10th edition. Brussels: International Diabetes Federation; 2021.


The IDF Diabetes Atlas is an authoritative source of evidence on the prevalence of diabetes, related morbidity and mortality, as well as diabetes-related health expenditures at global, regional and national levels. The IDF Diabetes Atlas also introduces readers to the pathophysiology of diabetes, its classification and its diagnostic criteria. It presents the global picture of diabetes for different types of diabetes and populations and provides information on specific actions that can be taken, such as proven measures to prevent type 2 diabetes and best management of all forms of diabetes to avoid subsequent complications.

The credibility of diabetes estimates relies on the rigorous methods used for the selection and analysis of high-quality data sources. For every edition, the IDF Diabetes Atlas Committee – composed of thematic experts from each of the seven IDF Regions – reviews the methods underlying the IDF Diabetes Atlas estimates and projections and available data sources. The majority of the data sources used are population-based studies that have been published in peer-reviewed journals. In this edition, we have also included data from national diabetes registries. With the establishment of electronic records and national registries becoming more common, we anticipate more data like these will be featured in the future. Furthermore, information from national health surveys, including some of the World Health Organization (WHO) STEPwise approach to Surveillance (STEPS), are used where they meet inclusion criteria. Findings of the current 10th edition confirm that diabetes is one of the fastest growing global health emergencies of the 21st century.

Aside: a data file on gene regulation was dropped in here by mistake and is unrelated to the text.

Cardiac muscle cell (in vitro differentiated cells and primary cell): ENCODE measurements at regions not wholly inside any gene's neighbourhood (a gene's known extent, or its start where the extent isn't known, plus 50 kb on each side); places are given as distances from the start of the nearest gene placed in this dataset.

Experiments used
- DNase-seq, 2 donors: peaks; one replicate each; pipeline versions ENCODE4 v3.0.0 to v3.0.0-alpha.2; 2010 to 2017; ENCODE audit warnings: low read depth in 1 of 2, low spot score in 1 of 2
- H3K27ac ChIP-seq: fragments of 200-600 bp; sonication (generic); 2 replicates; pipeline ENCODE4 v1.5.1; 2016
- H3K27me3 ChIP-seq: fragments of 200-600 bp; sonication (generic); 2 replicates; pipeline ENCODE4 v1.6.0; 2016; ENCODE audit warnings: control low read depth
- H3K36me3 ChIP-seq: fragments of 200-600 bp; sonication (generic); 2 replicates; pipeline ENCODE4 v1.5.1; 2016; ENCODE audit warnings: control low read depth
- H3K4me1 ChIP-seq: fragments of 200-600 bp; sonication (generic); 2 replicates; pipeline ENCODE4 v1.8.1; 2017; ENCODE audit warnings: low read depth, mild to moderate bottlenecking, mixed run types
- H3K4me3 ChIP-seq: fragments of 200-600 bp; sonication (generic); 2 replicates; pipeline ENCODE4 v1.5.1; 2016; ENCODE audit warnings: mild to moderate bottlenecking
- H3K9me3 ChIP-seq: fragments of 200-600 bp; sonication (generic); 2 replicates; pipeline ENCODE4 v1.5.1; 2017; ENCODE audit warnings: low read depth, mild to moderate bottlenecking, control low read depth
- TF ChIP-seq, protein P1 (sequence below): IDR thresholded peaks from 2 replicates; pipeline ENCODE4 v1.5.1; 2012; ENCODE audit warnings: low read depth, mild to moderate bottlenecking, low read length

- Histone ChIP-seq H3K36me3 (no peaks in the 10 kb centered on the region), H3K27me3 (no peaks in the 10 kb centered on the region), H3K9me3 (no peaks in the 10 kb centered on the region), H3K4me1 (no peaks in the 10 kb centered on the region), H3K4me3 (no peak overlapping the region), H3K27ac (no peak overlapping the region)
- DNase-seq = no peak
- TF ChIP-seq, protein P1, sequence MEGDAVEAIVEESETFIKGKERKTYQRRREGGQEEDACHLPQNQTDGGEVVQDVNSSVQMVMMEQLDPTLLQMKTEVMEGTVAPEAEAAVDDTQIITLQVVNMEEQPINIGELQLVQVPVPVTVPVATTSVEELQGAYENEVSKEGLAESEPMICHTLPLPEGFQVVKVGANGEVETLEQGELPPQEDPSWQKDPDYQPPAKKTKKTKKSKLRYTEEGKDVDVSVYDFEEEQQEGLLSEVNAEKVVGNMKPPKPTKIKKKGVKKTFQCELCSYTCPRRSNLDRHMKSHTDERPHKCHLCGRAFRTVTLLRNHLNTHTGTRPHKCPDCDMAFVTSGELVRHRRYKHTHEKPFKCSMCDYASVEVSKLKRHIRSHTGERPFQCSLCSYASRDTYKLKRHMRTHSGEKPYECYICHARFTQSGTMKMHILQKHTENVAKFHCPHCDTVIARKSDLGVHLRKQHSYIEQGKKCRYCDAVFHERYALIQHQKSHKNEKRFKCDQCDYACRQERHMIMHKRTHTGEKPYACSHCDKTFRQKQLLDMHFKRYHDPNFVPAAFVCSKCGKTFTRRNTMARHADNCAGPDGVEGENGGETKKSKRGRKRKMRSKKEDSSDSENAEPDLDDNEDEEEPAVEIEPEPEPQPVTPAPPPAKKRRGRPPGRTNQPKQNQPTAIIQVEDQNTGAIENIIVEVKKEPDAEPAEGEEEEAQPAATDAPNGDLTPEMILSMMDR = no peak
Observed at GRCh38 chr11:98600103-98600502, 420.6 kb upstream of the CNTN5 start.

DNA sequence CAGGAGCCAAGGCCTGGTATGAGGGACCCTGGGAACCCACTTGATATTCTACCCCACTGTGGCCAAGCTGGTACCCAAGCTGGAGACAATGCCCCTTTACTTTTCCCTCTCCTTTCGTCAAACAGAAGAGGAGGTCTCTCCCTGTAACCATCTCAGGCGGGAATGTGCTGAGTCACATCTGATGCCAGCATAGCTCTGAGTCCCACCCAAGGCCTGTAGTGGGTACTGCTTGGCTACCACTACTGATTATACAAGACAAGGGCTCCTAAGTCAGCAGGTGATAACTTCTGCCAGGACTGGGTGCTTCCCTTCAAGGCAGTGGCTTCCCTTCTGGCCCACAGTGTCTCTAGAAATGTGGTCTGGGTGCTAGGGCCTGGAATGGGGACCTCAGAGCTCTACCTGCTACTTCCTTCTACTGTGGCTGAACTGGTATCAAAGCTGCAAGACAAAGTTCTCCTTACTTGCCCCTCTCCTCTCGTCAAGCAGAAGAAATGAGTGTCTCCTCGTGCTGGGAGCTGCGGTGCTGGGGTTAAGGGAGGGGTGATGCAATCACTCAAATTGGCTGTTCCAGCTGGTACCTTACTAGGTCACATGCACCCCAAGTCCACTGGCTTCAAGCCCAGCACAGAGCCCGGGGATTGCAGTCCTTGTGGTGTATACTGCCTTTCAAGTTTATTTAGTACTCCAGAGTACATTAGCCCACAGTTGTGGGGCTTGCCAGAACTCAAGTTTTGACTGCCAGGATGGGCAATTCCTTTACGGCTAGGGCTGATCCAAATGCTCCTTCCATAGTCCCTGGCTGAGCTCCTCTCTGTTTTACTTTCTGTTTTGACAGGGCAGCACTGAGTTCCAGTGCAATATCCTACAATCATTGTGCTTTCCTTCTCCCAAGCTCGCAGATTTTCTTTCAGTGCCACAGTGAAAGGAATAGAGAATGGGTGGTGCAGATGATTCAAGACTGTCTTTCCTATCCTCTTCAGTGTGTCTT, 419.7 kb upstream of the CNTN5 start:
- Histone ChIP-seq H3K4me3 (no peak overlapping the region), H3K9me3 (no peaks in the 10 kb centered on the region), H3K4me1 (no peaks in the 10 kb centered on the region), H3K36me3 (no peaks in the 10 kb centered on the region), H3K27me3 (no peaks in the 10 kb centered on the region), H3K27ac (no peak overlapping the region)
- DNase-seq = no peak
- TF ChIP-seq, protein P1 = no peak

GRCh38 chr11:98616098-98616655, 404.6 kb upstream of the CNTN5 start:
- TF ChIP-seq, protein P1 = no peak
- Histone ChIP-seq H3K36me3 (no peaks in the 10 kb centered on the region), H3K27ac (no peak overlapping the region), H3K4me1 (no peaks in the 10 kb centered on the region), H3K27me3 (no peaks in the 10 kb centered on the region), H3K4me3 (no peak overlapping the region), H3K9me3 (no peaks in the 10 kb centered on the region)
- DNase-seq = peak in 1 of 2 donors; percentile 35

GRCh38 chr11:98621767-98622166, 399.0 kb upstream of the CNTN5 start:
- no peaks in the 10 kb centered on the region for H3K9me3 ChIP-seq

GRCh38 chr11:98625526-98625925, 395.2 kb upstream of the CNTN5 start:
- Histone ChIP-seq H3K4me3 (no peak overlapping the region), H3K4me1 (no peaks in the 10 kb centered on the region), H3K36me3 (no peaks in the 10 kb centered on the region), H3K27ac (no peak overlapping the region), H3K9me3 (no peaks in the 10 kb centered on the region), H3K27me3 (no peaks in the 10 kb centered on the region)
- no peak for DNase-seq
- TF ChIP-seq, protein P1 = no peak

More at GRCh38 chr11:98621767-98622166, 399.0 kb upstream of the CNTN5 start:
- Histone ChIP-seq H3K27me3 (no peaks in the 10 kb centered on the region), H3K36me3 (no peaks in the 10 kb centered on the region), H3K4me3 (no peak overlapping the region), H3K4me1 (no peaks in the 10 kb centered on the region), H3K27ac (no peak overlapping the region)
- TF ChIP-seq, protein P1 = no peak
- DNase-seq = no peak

In 2021, it is estimated that 537 million people have diabetes, and this number is projected to reach 643 million by 2030, and 783 million by 2045. In addition, 541 million people are estimated to have impaired glucose tolerance in 2021. It is also estimated that over 6.7 million people aged 20–79 will die from diabetes-related causes in 2021. The number of children and adolescents (i.e. up to 19 years old) living with diabetes increases annually. In 2021, over 1.2 million children and adolescents have type 1 diabetes. Direct health expenditures due to diabetes are already close to one trillion USD and will exceed this figure by 2030. This IDF Diabetes Atlas 10th edition also shows that hyperglycaemia in pregnancy (HIP) affects approximately one in six pregnancies. Another cause for alarm is the consistently high percentage (45%) of people with undiagnosed diabetes, which is overwhelmingly type 2. This highlights the urgent need to improve the ability to diagnose people with diabetes, many of whom are unaware they have diabetes, and provide appropriate and timely care for all people with diabetes as early as possible.

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